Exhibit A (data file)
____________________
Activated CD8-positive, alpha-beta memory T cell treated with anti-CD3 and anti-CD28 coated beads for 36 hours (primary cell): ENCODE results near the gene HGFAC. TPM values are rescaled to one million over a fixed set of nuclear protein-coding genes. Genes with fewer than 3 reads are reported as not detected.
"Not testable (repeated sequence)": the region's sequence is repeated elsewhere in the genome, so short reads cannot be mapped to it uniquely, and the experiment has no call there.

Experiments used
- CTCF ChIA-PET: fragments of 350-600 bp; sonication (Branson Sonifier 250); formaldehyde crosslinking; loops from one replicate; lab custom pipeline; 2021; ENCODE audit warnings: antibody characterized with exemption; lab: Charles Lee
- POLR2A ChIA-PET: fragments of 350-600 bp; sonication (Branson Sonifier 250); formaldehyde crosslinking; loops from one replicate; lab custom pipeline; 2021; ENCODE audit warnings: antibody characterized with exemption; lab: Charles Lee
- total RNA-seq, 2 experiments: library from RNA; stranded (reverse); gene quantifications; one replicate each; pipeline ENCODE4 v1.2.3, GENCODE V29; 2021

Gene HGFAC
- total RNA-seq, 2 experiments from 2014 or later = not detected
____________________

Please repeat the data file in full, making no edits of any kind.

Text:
Activated CD8-positive, alpha-beta memory T cell treated with anti-CD3 and anti-CD28 coated beads for 36 hours (primary cell): ENCODE results near the gene HGFAC. TPM values are rescaled to one million over a fixed set of nuclear protein-coding genes. Genes with fewer than 3 reads are reported as not detected.
"Not testable (repeated sequence)": the region's sequence is repeated elsewhere in the genome, so short reads cannot be mapped to it uniquely, and the experiment has no call there.

Experiments used
- CTCF ChIA-PET: fragments of 350-600 bp; sonication (Branson Sonifier 250); formaldehyde crosslinking; loops from one replicate; lab custom pipeline; 2021; ENCODE audit warnings: antibody characterized with exemption; lab: Charles Lee
- POLR2A ChIA-PET: fragments of 350-600 bp; sonication (Branson Sonifier 250); formaldehyde crosslinking; loops from one replicate; lab custom pipeline; 2021; ENCODE audit warnings: antibody characterized with exemption; lab: Charles Lee
- total RNA-seq, 2 experiments: library from RNA; stranded (reverse); gene quantifications; one replicate each; pipeline ENCODE4 v1.2.3, GENCODE V29; 2021

Gene HGFAC
- total RNA-seq, 2 experiments from 2014 or later = not detected